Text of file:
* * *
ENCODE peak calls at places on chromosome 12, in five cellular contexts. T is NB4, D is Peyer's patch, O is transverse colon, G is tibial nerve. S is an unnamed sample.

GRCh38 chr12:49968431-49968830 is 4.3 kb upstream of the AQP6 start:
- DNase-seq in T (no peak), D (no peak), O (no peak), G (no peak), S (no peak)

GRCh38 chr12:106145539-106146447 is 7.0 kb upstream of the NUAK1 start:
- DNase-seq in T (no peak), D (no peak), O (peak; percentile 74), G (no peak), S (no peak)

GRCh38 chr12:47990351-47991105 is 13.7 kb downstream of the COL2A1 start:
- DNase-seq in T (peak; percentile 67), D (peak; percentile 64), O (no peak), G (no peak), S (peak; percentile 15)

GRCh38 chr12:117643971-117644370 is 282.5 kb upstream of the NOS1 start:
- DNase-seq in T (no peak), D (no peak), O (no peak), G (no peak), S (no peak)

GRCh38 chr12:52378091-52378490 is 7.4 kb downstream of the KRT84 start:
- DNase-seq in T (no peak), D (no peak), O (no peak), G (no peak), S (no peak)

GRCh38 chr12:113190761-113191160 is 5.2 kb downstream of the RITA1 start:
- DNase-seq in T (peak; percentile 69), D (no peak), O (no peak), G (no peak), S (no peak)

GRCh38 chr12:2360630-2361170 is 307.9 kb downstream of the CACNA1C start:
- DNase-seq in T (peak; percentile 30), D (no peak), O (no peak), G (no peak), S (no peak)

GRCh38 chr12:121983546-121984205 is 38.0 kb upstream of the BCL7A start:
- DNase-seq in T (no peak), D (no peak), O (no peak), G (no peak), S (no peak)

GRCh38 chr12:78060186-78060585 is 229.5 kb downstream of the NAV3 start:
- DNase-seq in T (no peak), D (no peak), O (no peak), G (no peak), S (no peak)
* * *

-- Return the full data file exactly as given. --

ENCODE peak calls at places on chromosome 12, in five cellular contexts. T is NB4, D is Peyer's patch, O is transverse colon, G is tibial nerve. S is an unnamed sample.

GRCh38 chr12:49968431-49968830 is 4.3 kb upstream of the AQP6 start:
- DNase-seq in T (no peak), D (no peak), O (no peak), G (no peak), S (no peak)

GRCh38 chr12:106145539-106146447 is 7.0 kb upstream of the NUAK1 start:
- DNase-seq in T (no peak), D (no peak), O (peak; percentile 74), G (no peak), S (no peak)

GRCh38 chr12:47990351-47991105 is 13.7 kb downstream of the COL2A1 start:
- DNase-seq in T (peak; percentile 67), D (peak; percentile 64), O (no peak), G (no peak), S (peak; percentile 15)

GRCh38 chr12:117643971-117644370 is 282.5 kb upstream of the NOS1 start:
- DNase-seq in T (no peak), D (no peak), O (no peak), G (no peak), S (no peak)

GRCh38 chr12:52378091-52378490 is 7.4 kb downstream of the KRT84 start:
- DNase-seq in T (no peak), D (no peak), O (no peak), G (no peak), S (no peak)

GRCh38 chr12:113190761-113191160 is 5.2 kb downstream of the RITA1 start:
- DNase-seq in T (peak; percentile 69), D (no peak), O (no peak), G (no peak), S (no peak)

GRCh38 chr12:2360630-2361170 is 307.9 kb downstream of the CACNA1C start:
- DNase-seq in T (peak; percentile 30), D (no peak), O (no peak), G (no peak), S (no peak)

GRCh38 chr12:121983546-121984205 is 38.0 kb upstream of the BCL7A start:
- DNase-seq in T (no peak), D (no peak), O (no peak), G (no peak), S (no peak)

GRCh38 chr12:78060186-78060585 is 229.5 kb downstream of the NAV3 start:
- DNase-seq in T (no peak), D (no peak), O (no peak), G (no peak), S (no peak)